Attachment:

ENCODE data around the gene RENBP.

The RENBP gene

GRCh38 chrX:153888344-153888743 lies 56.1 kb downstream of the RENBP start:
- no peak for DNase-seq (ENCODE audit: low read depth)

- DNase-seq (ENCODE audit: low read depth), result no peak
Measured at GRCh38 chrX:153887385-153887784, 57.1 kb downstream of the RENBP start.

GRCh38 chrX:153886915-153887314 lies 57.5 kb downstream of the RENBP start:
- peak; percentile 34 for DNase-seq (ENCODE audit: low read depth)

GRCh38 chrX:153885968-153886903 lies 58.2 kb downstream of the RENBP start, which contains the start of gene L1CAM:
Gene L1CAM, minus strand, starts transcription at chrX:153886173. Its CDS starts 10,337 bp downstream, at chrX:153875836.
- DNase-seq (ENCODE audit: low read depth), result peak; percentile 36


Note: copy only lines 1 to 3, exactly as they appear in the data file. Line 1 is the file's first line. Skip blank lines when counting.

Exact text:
ENCODE data around the gene RENBP.

The RENBP gene

GRCh38 chrX:153888344-153888743 lies 56.1 kb downstream of the RENBP start: